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Unraveling molecular mechanisms of immunity and cancer-resistance using the genomes of the Neotropical bats Artibeus jamaicensis and Pteronotus mesoamericanus


Date: 11th September 2020 | Source: bioRxiv

Authors: Armin Scheben, Olivia Mendivil Ramos, Melissa Kramer, Sara Goodwin, Sara Oppenheim, Daniel J Becker, Michael C Schatz, Nancy B Simmons, Adam Siepel, W Richard McCombie.

Bats are exceptional among mammals for harbouring diverse pathogens and for their robust immune systems. In addition, bats are unusually long-lived and show low rates of cancer. Contiguous and complete reference genomes are needed to determine the genetic basis of these adaptations and establish bats as models for research into mammalian health.

Here we sequenced and analysed the genomes of the Jamaican fruit bat (Artibeus jamaicensis) and the Mesoamerican mustached bat (Pteronotus mesoamericanus). We sequenced these two species using a mix of Illumina and Oxford Nanopore Technologies (ONT), assembling draft genomes with some of the highest contig N50s (28-29Mb) of bat genomes to date. Work is in progress to increase the base-level accuracies of these genomes. We conducted gene annotation and identified a set of 10,928 orthologs from bats and mammalian outgroups including humans, rodents, horses, pigs, and dogs.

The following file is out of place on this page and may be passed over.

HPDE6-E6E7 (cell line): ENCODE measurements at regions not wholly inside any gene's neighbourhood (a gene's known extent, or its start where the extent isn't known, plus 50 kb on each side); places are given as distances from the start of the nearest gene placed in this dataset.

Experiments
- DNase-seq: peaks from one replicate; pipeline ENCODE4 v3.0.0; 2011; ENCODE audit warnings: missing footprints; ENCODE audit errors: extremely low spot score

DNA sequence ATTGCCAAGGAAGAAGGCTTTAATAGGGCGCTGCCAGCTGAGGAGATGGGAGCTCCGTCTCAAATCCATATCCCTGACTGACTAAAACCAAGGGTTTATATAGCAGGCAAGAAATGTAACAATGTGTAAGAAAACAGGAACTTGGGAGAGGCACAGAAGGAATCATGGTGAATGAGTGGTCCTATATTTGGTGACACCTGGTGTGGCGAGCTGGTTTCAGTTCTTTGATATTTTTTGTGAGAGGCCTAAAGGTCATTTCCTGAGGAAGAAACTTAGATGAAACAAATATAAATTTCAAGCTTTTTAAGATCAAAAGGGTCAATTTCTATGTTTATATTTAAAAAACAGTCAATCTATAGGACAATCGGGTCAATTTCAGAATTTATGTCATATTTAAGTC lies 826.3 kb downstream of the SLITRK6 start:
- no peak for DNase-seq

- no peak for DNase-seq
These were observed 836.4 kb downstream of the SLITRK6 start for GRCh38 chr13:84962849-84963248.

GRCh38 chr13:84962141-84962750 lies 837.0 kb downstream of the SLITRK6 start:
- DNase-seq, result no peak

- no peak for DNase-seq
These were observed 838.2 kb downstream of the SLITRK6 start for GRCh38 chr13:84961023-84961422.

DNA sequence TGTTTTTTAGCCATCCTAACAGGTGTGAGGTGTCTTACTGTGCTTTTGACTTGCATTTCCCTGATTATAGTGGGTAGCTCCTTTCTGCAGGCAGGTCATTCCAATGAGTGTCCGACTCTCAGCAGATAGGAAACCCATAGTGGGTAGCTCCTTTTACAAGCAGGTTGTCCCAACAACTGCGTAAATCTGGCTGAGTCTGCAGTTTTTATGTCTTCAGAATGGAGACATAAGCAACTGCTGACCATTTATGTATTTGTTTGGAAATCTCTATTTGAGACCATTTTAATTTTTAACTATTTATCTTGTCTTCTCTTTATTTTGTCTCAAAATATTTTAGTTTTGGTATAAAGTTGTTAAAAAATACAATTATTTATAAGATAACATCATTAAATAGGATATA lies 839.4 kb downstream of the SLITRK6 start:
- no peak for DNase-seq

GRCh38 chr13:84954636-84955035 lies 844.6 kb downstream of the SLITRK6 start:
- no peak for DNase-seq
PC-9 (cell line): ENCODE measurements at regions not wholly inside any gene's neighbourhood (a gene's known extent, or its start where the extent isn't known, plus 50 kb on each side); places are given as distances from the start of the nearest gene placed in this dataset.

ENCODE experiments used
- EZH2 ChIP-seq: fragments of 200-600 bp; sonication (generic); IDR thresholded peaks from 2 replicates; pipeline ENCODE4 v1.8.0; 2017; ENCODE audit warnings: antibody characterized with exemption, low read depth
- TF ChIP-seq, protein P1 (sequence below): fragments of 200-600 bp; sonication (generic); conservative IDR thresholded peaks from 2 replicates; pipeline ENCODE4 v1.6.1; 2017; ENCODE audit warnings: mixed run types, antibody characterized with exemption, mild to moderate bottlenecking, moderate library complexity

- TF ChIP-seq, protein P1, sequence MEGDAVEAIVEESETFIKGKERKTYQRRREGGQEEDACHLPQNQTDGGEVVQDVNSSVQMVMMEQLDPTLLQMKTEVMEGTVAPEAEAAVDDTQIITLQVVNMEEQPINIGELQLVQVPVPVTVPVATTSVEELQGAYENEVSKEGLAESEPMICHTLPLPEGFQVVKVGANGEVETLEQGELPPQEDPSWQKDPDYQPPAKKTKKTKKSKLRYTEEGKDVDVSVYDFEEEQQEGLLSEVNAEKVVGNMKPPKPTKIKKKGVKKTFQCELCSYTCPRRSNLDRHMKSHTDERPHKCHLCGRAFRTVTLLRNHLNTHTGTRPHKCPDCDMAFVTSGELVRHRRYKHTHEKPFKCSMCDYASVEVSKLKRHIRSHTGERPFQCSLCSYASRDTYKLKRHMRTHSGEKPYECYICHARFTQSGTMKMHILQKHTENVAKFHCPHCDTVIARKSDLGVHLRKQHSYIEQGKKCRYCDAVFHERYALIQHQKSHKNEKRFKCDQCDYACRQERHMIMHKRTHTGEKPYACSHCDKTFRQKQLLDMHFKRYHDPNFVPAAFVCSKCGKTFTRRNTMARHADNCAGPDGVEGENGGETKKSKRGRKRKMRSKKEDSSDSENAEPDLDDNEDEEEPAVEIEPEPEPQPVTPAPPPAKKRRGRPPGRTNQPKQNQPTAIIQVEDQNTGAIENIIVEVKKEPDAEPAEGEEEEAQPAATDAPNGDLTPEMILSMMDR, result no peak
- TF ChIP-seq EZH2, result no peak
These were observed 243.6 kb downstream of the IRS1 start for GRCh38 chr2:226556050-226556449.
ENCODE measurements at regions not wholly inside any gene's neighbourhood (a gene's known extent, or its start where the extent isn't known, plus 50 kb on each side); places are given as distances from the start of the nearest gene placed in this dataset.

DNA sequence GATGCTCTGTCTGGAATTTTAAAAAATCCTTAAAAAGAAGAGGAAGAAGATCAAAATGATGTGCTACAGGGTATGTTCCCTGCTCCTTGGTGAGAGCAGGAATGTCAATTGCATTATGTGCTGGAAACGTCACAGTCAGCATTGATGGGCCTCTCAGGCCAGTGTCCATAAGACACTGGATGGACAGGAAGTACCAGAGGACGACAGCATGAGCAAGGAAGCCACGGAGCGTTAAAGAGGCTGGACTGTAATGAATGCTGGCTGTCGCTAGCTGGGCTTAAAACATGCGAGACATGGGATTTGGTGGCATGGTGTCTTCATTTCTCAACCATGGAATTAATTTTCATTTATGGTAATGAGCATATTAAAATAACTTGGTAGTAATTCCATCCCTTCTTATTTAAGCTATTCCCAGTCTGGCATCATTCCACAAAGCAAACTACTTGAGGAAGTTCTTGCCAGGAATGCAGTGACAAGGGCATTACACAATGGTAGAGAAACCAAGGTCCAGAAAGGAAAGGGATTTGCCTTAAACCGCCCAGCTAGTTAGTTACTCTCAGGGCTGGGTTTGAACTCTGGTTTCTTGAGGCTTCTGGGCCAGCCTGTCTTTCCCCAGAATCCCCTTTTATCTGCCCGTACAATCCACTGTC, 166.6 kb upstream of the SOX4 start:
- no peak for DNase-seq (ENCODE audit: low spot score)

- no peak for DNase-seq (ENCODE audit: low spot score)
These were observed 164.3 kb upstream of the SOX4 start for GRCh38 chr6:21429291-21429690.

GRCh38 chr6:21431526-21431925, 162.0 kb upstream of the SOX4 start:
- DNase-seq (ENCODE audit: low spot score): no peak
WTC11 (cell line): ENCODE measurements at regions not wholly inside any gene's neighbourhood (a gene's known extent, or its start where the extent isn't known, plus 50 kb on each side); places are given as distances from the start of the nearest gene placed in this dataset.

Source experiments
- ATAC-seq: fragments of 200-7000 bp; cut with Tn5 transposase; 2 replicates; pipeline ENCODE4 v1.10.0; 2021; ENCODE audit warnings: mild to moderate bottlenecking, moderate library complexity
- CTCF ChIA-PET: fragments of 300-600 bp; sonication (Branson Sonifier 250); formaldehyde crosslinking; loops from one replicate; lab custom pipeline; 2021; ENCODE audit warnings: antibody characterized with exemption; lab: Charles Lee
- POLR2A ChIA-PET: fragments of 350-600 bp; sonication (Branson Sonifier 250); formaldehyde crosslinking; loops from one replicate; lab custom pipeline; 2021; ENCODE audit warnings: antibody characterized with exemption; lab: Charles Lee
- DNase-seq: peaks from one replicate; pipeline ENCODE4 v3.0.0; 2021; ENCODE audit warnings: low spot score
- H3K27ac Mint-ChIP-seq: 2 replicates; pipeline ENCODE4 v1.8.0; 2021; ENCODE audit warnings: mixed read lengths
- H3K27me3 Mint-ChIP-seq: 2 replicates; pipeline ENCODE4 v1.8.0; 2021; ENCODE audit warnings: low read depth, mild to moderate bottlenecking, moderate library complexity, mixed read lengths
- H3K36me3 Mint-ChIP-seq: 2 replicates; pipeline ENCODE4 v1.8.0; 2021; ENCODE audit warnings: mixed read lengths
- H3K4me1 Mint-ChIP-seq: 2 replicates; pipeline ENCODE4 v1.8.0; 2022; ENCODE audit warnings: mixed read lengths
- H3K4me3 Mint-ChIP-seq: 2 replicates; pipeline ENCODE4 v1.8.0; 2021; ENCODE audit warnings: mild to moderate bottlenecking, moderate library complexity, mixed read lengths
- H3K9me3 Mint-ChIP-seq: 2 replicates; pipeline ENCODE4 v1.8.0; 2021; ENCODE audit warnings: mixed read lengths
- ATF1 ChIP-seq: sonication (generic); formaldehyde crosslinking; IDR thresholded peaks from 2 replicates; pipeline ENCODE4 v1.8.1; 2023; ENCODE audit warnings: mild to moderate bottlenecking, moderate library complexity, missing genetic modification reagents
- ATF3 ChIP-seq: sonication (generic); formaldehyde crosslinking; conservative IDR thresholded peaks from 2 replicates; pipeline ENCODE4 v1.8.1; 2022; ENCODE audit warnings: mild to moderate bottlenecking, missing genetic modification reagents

To detect positively selected genes as well as lineage-specific gene gains and losses, we carried out comprehensive branch-site likelihood ratio tests and gene family size analyses. Our analysis found signatures of rapid evolution in the innate immune response genes of bats, and evidence of past infections with diverse viral clades in Artibeus jamaicensis and Pteronotus mesoamericanus.

We additionally found evidence of positive selection of tumor suppressors, which may play a role in the low cancer rates, in the most recent common ancestor of bats. These new genomic resources enable insights into the extraordinary adaptations of bats, with implications for mammalian evolutionary studies and public health.

Read the full text Read more on Cancer research with Nanopore

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